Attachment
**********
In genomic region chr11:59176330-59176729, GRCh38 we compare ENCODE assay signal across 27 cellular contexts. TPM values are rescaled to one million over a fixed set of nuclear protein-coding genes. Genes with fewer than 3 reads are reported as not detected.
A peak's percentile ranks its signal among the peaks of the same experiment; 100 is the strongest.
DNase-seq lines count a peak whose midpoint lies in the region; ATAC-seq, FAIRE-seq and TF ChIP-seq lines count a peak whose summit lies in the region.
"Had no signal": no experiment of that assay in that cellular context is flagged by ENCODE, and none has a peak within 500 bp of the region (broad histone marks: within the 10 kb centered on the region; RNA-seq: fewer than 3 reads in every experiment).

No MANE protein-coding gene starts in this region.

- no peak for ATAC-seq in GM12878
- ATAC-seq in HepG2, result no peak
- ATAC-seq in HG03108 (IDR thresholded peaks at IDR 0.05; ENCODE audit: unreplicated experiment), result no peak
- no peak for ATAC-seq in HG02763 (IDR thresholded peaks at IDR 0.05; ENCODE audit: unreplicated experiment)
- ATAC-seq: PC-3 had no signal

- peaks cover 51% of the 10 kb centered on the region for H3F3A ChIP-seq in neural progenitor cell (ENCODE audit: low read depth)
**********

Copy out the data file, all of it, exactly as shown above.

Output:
In genomic region chr11:59176330-59176729, GRCh38 we compare ENCODE assay signal across 27 cellular contexts. TPM values are rescaled to one million over a fixed set of nuclear protein-coding genes. Genes with fewer than 3 reads are reported as not detected.
A peak's percentile ranks its signal among the peaks of the same experiment; 100 is the strongest.
DNase-seq lines count a peak whose midpoint lies in the region; ATAC-seq, FAIRE-seq and TF ChIP-seq lines count a peak whose summit lies in the region.
"Had no signal": no experiment of that assay in that cellular context is flagged by ENCODE, and none has a peak within 500 bp of the region (broad histone marks: within the 10 kb centered on the region; RNA-seq: fewer than 3 reads in every experiment).

No MANE protein-coding gene starts in this region.

- no peak for ATAC-seq in GM12878
- ATAC-seq in HepG2, result no peak
- ATAC-seq in HG03108 (IDR thresholded peaks at IDR 0.05; ENCODE audit: unreplicated experiment), result no peak
- no peak for ATAC-seq in HG02763 (IDR thresholded peaks at IDR 0.05; ENCODE audit: unreplicated experiment)
- ATAC-seq: PC-3 had no signal

- peaks cover 51% of the 10 kb centered on the region for H3F3A ChIP-seq in neural progenitor cell (ENCODE audit: low read depth)